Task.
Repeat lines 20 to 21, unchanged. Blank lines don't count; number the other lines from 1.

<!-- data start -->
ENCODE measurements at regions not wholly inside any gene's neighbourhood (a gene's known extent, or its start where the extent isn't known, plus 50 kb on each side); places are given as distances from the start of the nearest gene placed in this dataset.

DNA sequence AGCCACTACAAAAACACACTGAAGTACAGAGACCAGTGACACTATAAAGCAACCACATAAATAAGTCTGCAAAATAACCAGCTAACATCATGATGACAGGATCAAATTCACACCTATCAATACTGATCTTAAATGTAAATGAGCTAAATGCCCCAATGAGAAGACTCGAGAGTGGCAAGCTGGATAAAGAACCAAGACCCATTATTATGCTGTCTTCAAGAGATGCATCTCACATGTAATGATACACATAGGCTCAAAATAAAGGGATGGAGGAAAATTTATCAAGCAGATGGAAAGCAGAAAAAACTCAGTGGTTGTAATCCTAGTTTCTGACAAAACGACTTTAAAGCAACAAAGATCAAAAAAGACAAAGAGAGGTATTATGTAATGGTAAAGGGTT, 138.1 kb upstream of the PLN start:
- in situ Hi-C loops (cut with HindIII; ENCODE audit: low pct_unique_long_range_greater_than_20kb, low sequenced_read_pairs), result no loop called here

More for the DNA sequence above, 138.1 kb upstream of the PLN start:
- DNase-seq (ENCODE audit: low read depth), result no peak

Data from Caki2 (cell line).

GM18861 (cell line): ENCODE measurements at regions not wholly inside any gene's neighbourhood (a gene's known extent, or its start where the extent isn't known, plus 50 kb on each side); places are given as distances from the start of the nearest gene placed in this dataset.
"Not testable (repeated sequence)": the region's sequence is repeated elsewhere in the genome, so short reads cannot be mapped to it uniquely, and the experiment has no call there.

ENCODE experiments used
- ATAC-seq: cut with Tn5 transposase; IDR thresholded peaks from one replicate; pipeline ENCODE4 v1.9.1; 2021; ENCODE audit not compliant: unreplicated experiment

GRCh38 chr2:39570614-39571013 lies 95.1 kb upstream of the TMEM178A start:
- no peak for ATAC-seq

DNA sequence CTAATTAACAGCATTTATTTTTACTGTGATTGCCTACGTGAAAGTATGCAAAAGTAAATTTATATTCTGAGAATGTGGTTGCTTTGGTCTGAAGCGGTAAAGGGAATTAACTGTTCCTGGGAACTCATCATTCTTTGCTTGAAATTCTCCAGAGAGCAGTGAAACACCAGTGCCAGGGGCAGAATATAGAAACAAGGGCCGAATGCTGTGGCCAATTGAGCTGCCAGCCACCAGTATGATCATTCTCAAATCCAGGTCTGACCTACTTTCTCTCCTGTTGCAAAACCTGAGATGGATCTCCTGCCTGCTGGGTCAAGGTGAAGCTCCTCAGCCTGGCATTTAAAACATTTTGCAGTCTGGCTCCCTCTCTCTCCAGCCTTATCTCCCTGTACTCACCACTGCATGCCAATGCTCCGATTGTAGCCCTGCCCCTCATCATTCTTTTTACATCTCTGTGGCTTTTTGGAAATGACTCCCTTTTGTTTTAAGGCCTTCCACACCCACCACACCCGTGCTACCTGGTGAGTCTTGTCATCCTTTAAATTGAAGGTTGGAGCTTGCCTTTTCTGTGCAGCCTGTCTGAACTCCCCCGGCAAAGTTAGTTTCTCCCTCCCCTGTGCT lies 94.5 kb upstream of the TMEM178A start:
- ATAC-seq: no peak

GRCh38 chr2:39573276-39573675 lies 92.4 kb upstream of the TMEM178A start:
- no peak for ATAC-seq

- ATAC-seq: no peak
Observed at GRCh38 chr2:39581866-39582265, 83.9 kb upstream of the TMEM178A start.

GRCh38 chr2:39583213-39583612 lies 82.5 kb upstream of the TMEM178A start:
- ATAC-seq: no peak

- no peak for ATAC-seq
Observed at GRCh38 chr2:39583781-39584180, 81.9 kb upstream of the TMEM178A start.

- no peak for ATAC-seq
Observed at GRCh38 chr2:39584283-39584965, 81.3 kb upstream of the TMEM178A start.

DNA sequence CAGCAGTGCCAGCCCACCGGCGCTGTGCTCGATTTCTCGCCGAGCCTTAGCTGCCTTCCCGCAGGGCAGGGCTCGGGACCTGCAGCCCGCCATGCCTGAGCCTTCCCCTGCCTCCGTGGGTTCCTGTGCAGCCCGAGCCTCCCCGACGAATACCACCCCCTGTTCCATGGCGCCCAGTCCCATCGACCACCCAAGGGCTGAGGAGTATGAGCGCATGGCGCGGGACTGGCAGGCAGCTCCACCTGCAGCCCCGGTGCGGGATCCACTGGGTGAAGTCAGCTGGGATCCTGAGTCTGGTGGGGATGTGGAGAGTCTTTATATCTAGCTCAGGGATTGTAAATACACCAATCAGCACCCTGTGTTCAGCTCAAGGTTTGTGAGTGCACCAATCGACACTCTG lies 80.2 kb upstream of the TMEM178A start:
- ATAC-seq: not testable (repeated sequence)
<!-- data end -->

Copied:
- ATAC-seq: no peak

- no peak for ATAC-seq